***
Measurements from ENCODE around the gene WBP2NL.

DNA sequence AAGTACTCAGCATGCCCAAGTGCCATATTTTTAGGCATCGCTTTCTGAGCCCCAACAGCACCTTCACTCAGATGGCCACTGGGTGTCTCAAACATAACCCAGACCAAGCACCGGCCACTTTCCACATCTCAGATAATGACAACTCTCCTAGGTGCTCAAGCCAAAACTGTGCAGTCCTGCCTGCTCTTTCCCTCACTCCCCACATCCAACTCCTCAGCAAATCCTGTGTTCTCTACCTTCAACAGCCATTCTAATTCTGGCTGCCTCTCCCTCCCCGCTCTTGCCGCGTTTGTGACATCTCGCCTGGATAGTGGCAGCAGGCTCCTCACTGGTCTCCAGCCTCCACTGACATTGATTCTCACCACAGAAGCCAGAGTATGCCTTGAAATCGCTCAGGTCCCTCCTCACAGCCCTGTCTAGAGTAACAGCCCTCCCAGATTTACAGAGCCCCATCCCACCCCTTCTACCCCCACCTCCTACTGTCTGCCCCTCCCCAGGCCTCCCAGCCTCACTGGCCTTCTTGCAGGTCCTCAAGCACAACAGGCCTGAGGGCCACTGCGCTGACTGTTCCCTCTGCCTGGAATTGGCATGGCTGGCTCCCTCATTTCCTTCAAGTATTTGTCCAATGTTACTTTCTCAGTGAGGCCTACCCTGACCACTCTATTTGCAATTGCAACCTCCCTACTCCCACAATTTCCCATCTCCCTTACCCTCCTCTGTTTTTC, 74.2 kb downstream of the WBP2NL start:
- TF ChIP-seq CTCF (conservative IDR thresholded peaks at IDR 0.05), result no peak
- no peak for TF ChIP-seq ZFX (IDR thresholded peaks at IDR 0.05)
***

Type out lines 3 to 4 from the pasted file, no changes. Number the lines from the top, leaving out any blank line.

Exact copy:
- TF ChIP-seq CTCF (conservative IDR thresholded peaks at IDR 0.05), result no peak
- no peak for TF ChIP-seq ZFX (IDR thresholded peaks at IDR 0.05)